What other material will I need to provide besides the enrollment form?

Income documentation is almost a requirement with all applications. A company may also request proof of denial from government or state programs. Acceptable forms of income documentation include copies of the following:

  • Federal Tax return (form 1040, 1040EZ, etc.);
  • for those not filing a federal income tax form last year, you can include: wage and tax statement (W-2);
  • Social Security and Disability Benefit verification statement;
  • interest income, pension, or annuity statement; or current employee check stubs for all employers.

Will having Medicare Part D disqualify me from eligiblity?

Most patient assistance programs disqualify all those eligible for the full low income subsidy through Medicare Part D. If you do not qualify for the full low income subsidy, you should attach documentation from Social Security stating that you are ineligible, to your enrollment form. Please keep in mind that this information varies greatly between different companies and is subject to change without notice. If the profile for the assistance program in our database states that you are disqualified for having Medicare Part D, we will notify you. At this point, it is recommended that you contact the company directly to request your case be further reviewed. It is not uncommon for exceptions to be made for those facing financial difficulties.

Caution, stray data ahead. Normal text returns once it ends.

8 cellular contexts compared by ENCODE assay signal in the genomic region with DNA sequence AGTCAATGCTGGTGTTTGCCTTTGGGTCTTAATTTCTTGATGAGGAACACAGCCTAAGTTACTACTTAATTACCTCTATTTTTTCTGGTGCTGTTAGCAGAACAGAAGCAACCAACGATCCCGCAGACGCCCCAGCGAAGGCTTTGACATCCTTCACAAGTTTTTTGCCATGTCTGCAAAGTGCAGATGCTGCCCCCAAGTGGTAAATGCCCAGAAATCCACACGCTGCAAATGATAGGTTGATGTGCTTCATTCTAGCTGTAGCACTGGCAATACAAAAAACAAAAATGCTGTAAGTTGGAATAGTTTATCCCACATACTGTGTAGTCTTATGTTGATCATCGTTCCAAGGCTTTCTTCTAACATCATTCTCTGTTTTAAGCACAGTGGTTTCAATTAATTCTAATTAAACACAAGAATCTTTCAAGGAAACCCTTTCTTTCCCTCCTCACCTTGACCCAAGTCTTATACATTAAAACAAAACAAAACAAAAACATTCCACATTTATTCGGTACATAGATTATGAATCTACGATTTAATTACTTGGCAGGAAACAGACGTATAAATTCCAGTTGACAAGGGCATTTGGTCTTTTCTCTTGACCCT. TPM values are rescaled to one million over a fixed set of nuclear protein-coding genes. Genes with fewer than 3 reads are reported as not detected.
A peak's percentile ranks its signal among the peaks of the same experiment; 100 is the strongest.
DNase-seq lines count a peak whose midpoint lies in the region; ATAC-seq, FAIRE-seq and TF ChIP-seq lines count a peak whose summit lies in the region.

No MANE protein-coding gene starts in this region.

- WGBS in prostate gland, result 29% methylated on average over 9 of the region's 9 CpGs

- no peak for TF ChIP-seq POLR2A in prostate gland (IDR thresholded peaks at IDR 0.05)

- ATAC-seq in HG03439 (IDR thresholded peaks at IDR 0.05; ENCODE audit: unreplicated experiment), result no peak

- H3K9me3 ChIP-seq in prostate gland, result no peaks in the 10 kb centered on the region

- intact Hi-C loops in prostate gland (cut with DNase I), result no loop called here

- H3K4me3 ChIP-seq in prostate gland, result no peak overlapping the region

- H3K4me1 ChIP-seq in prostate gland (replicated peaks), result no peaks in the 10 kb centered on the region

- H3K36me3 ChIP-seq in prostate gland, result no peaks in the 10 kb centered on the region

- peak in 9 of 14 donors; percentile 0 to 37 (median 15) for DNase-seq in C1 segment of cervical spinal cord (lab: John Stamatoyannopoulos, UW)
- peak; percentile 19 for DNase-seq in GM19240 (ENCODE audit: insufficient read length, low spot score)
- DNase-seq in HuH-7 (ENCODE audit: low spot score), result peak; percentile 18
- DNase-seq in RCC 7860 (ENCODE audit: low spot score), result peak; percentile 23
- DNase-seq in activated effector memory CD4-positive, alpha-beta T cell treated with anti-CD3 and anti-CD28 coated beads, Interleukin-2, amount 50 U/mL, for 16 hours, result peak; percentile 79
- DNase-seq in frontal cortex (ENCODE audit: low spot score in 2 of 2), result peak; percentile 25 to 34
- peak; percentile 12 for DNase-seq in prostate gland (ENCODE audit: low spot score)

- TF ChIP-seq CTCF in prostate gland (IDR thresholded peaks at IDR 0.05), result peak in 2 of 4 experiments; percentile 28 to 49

Prescription Discount Cards

What are drug discount cards and how are they used?

Discount cards are cards that help people recieve discounts but are not part of any specific insurance program. They usually do not require any information and simply act as a coupon so they have major benifits accociated with them. A list of drug discount card programs by state can be found here.

Can I use drug discount cards even if I have insurance?

Generally "yes". Only if your contract of insurance excludes out of "network purchases" would a purchase not be covered. So please refer to the contract of insurance and read the exclusions.